Joe Prachatree/ShutterstockIf you’re a fan of scary movies, you’ve probably seen your share of fake blood. (If not, we don’t blame you—and neither does science.) How do film crews make the creepy concoction?
Well, a video from the American Chemical Society recently dove into the sticky science of it all. There are actually many different recipes that various filmmakers have used over the years to put the gore in gory. Things like color constraints and budget restrictions have led to a few different mixtures.
Firstly, fake blood was used onstage for years before it was used onscreen. A Parisian theater famously mixed carmine pigment, glycerol, and a thickening agent to create their fake blood. As cinema gained popularity, though, things changed. Famous thrillers like Psycho and Night of the Living Dead had to scrap this recipe after the discovery that it really wasn’t effective in black-and-white. Alfred Hitchcock’s choice for that famous Psycho shower scene? Chocolate syrup!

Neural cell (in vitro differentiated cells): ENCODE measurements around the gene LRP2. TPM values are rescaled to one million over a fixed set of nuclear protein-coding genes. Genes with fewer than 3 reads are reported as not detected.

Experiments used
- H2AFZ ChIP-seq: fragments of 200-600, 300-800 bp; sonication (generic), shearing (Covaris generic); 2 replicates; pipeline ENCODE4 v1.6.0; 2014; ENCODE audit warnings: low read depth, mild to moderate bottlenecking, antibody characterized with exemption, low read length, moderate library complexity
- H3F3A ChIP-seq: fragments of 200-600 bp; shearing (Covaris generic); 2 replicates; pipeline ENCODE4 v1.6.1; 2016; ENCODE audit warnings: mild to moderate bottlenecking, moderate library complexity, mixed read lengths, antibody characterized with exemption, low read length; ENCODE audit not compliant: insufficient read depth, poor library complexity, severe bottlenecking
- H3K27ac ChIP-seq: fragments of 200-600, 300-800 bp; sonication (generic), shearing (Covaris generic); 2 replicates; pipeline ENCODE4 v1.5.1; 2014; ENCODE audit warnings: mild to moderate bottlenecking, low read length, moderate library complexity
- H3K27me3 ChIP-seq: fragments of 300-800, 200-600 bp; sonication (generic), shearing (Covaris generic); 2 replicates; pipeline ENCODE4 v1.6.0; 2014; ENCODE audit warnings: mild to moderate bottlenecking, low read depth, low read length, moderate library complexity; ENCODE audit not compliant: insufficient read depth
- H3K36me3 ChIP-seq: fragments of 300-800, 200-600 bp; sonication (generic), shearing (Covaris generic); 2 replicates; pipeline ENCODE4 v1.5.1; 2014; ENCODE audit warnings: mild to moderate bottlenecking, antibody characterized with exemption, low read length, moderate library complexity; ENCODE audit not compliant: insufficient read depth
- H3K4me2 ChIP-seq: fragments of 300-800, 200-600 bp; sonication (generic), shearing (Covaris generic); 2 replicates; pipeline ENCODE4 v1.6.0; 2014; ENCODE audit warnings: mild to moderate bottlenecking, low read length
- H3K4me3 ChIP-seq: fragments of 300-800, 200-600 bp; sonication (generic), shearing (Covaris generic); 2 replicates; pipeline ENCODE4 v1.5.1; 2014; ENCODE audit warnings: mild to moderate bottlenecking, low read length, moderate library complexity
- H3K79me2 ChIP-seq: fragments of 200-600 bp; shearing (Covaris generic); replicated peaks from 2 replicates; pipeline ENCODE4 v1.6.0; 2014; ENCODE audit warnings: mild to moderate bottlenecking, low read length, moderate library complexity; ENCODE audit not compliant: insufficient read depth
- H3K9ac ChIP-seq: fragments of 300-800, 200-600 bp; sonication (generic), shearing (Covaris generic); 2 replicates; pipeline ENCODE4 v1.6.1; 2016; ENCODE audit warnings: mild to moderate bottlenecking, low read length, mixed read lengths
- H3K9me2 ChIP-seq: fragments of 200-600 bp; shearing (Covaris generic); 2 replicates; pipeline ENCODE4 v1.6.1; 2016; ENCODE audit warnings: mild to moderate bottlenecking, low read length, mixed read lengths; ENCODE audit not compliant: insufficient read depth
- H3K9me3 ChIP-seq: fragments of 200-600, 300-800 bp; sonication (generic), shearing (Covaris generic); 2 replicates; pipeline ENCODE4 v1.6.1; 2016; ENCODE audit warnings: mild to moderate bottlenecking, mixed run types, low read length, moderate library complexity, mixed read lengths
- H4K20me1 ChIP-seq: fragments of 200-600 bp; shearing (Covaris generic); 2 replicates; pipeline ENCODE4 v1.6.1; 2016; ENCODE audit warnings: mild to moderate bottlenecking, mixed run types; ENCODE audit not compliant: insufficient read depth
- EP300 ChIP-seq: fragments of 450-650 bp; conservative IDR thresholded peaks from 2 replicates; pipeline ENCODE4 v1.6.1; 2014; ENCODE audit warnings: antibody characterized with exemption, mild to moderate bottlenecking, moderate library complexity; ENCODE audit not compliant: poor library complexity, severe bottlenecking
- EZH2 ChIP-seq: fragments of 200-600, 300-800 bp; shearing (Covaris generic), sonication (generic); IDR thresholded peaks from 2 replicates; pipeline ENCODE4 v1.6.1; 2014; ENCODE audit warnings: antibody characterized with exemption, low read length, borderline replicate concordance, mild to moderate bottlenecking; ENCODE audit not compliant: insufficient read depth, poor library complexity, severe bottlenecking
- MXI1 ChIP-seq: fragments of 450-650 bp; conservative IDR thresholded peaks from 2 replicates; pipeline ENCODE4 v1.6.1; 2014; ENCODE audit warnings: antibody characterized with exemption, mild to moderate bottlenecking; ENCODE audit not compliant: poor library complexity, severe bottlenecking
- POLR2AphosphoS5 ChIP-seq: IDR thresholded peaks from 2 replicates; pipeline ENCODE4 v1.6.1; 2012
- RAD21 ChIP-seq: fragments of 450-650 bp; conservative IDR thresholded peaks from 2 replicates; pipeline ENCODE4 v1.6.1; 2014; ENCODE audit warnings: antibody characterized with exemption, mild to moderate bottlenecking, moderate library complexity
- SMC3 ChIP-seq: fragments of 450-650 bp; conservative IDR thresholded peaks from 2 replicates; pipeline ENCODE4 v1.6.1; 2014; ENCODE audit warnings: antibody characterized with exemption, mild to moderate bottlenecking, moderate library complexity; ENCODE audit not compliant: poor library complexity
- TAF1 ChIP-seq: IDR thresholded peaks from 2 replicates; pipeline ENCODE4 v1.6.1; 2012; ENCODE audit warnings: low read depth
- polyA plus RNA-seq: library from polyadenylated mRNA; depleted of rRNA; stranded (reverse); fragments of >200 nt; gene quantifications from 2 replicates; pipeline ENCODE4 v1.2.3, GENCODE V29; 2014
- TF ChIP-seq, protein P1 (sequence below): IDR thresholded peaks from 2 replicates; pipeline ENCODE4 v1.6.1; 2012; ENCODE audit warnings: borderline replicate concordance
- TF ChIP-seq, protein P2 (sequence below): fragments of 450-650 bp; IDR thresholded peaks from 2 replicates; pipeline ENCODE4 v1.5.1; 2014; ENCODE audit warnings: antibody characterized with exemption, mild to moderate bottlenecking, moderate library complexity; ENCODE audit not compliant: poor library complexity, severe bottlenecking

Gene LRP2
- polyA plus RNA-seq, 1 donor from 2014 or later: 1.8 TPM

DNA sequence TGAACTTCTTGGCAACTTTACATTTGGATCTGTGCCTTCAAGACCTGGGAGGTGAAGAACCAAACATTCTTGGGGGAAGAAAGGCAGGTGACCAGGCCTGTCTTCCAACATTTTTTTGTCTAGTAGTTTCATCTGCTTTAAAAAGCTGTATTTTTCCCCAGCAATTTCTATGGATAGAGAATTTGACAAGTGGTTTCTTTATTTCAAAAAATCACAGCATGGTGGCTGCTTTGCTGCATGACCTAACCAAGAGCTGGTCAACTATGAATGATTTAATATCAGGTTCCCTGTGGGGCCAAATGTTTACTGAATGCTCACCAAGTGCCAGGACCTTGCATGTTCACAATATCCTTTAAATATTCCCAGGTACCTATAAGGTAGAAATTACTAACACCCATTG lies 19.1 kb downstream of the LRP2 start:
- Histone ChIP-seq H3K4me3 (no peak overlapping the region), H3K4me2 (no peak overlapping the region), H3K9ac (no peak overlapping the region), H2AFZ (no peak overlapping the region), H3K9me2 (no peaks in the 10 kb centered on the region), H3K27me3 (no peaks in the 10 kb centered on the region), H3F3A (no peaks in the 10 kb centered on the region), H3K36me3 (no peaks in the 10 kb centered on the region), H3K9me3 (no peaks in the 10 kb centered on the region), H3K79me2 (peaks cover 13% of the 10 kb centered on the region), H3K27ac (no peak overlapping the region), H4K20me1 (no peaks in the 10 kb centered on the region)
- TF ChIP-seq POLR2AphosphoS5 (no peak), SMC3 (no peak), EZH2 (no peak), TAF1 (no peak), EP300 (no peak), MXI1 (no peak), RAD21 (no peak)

A mixture called “Kensington Gore” set the standard for red-colored fake blood with its use of sugary syrup and food dye. Horror classics like Evil Dead (one of our favorite horror movies of all time) and Carrie used a recipe that you can make yourself! If you want to try it out this Halloween, it’s ultra-simple. Corn syrup, non-dairy creamer, and food coloring are the only ingredients you need. Celebrated makeup artist Dick Smith put a twist on the corn syrup recipe with a preservative called methylparaben. This mixture added the ick factor to the film The Exorcist. (Did you know that the director of The Exorcist witnessed a real-life exorcism?) The basic corn syrup-based recipe has stood the test of time and still features in films to this day.
Check out the full video for a more detailed look at the chemistry of fake blood throughout the history of cinema. (Just a heads up: There is lots of fake blood in this video about, you know, fake blood.)
If blood’s not your thing, check out these other Halloween makeup tips.